Lovin’, Touchn’ Squeezin’. Lyrical gold. Journey is a popular band. Since they formed over 40 years ago, they’ve been through many lineup changes. Their breakthrough album was Infinity, the band’s fourth album, released in 1978. This was the album when Steve Perry joined the band. “Wheel in the Sky,” “Lights” and “Feelin’ That Way” were the huge songs from that album. It was platinum albums and stadiums.
I never saw the Steve Perry-Journey in concert, but I have the more recent version. Journey without Perry is like Yes without Jon Anderson. It might be good, but it ain’t great.
The album was produced by Steve Perry. With the success of his solo album, and uncertainty of his solo career, he gained a lot of power in the band. Two members were fired, so it was Perry/Cain/Schon. A minimum of the 1980s slick production, some but not overdone. Number four on the album chart and 2 million units sold. Not bad.
“Girl Can’t Help It” – A swinging song to start the album,, a killer piano riff. My favorite Journey song. Soulful and rocking. The girl can’t help it, she needs love. Only Journey could get by with this lyric. A number 17 charting single.
“Positive Touch” – Uptempo, pounding bass, riffing guitars and driving piano. Steve Perry full throttle vocals. This song has hit written all over it. It moves and grooves, has a big Schon guitar solo, keen piano work by Cain, and thumping rhythm section, and big Perry vocal send-off.
“Suzanne” – Another uptempo, thumper, piano fills, guitars riffing in the right places. Perry’s vocals seem to disappear into the stratosphere, he goes so high on the chorus. Screaming solo by Schon. A number 17 charting single.
“Be Good to Yourself” – The prototype Journey summer-stadium tour anthem. Big guitars and keyboards, with layered Perry vocals. Look out radio, here it comes. If there is a Journey type song, this is it. A number nine charting single.
“Once You Love Somebody” – A great funky bass vibe, it establishes the music spine for the song. A love song, like a power ballad, forceful guitars, soulful vocals by Perry. Synth riffs, then a searing solo by Schon. It follows the pattern, but they make it sound fresh.
“Happy to Give” – A power ballad, silky musical sheen, the most 1980s sounding song on the album. Perry pulls out some old Journey vocal tricks to give it a familiar sound. A bit of a Journey retread.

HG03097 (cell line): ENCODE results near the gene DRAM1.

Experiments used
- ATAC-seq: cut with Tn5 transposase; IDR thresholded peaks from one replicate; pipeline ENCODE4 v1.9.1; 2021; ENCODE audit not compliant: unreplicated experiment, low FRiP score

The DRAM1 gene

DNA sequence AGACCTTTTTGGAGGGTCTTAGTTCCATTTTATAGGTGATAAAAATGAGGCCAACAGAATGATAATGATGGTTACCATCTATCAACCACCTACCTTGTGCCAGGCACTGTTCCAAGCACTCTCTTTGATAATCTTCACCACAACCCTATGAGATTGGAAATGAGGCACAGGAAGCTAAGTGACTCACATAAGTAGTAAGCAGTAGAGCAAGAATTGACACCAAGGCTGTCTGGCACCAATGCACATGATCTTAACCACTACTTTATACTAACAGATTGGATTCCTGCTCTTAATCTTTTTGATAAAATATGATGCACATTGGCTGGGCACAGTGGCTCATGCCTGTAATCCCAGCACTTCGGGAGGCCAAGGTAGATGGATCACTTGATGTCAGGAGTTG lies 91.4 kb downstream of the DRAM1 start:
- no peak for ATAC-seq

“Raised on Radio – A blues harp, then a dirty guitar, and a driving bass/drums. A bit different from the typical Journey song, something that starts bluesy but turns into rock. The theme of the song is appreciation of past genres of music.
“I’ll Be Alright Without You” – One of the two best songs on the album. I’ve loved this song since I first heard it. Less echo and production gloss, more of a straight forward, funky, rock song. Worth the price of admission. A number 14 charting single.
“It Could Have Been You” – A great guitar riff into by Schon. A pretty darn good song, very original groove.
“The Eyes of a Woman” – The least interesting song on the album.
“Why Can’t This Go On Forever” – A power ballad. A very sweet song, although the guitar shreds in the background. A killer song in concert. Why can’t this night…go on forever, Without love, we won’t survive, Run together, we rule the night. Did very well on the Adult Contemporary Chart.
Perry would make one more album with the group before departing, but fans would have to wait a decade to get it. Trial By Fire (1996) sold well and spun several hit singles but it seems overproduced an less creative than Raised On Radio. Since then, Journey has been through two lead singers with Arnel Pineda currently with the band. They remain a huge concert draw.
In 2017, Journey was inducted into the Rock and Roll Hall of Fame. Steve Perry was in attendance, but declined to join the band in any musical numbers, or consider any future work together.